Bloatware on Android phones has been around for so long — especially on Samsung and Huawei phones — that it's hardly even news anymore. Even so, it was a huge surprise when we found out that OnePlus has involved itself in this dubious practice. The OxygenOS bloatware in question comes from probably the shadiest company of them all — Facebook. Starting with the OnePlus 8 series and continuing with the Nord, users have had to put up with a bunch of Facebook-owned apps and a few background services on their brand-new handsets, some of which cannot be uninstalled.
Android has always taken flak from Apple for its OS update policies, but just because every Android device may not get system updates quickly doesn't mean they have to miss out on features. Google allows manufacturers to update system level apps through the Play Store without having to push entire system upgrades. Xiaomi is up to just that right now, publishing its core Security app to the Play Store. Read More
With the introduction of Doze in Marshmallow, app developers and users had to find the perfect balance between battery life and background activity. Granular options for battery optimization exist on most Android devices, allowing you to single out apps you'd like to give free rein to. This can be crucial for backup apps (Google Photos), companion apps for wearables (Fitbit, Wear), and smart home security apps that require your location to arm or disarm (Nest, SmartThings).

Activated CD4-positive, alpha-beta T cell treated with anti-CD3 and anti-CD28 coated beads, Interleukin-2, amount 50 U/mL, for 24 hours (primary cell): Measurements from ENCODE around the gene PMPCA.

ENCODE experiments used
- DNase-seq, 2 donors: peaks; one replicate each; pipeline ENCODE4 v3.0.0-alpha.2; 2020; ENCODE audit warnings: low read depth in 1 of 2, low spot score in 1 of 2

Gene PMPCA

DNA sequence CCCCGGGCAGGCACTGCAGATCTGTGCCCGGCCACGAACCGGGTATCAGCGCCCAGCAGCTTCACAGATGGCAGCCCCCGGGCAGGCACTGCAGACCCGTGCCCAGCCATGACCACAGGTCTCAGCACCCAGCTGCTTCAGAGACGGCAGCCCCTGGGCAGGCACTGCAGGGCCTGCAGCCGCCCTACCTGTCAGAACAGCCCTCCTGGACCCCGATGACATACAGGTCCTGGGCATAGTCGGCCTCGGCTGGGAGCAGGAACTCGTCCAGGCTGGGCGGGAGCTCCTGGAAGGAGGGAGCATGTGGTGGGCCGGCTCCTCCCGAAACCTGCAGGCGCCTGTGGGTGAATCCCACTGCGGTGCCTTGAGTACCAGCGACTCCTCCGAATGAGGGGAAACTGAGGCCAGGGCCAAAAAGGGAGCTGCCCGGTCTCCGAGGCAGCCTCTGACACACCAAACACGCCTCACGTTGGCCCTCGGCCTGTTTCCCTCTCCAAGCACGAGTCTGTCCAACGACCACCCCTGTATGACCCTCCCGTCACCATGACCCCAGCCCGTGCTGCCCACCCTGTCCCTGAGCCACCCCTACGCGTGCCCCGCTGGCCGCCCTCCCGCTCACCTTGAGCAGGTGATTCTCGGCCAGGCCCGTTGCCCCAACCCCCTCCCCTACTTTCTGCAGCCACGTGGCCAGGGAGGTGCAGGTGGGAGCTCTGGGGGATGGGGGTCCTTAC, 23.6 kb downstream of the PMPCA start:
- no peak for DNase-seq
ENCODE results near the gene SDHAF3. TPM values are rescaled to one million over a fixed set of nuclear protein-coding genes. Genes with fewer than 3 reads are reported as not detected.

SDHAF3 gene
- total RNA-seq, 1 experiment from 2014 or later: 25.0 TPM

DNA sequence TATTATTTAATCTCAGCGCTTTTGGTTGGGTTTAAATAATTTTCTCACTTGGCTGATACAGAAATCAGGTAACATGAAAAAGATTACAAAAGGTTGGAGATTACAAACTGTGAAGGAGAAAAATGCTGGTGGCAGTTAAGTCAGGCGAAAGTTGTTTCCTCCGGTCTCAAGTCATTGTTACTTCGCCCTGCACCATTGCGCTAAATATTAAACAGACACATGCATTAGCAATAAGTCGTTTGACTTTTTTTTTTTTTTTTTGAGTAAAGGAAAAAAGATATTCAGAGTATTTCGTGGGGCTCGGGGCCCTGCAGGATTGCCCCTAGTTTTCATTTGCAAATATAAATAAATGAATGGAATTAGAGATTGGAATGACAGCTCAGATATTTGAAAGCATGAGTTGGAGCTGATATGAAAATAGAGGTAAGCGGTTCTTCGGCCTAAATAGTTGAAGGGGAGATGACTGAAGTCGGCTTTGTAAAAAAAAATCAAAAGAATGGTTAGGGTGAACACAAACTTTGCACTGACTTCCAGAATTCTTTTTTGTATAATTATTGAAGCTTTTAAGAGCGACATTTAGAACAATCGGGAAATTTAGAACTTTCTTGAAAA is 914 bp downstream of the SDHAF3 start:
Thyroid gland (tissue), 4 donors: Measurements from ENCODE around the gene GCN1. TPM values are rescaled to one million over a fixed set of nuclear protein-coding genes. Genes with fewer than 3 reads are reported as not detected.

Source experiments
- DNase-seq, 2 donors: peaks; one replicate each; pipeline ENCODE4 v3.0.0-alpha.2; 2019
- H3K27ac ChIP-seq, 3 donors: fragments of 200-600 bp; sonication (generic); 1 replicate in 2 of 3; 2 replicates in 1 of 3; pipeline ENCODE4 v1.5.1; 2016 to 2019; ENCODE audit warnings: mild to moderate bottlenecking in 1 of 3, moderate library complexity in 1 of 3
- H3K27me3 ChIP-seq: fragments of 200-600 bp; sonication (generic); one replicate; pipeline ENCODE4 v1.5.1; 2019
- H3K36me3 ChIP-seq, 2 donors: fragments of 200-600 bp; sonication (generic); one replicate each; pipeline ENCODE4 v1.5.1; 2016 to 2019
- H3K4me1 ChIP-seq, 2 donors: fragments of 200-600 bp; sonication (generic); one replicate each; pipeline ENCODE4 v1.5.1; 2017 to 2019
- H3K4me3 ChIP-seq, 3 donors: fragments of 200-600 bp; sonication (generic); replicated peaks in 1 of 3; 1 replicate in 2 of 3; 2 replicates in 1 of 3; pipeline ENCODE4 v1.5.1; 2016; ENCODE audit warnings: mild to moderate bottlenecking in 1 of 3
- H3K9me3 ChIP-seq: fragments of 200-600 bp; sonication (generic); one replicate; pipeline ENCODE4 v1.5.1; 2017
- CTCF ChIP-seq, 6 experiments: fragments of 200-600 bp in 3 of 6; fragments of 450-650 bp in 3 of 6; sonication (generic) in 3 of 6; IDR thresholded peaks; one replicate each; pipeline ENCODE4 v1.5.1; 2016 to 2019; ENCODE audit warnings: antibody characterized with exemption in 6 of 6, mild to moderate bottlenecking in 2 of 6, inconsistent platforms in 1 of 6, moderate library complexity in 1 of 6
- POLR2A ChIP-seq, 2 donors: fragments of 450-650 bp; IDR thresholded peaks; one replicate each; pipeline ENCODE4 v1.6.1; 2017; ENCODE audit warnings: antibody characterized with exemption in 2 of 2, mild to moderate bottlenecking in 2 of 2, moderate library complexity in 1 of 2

However, some phones like the ones from OnePlus limit your access to battery optimization settings for system apps, specifically, meaning you can't give Google Photos the freedom to run whenever it needs to, which usually results in stalled backups. Read More
Among all the other changes we've spotted in Android Q, Google is also tweaking the old app info screen for managing specific application details. In addition to a snazzy new look and Material Theme iconography, Android Q merges together general app uninstallation and system app disabling into one label, plus new notification average info. There's even a long-overdue button to open the app in question (yay). Read More
Many companies have tight restrictions on the apps that are installed on company phones, and now Google can help with that. For those preinstalled apps that can't be managed via the Play Store, Google is now allowing G Suite administrators to control the system apps that are enabled or disabled. Read More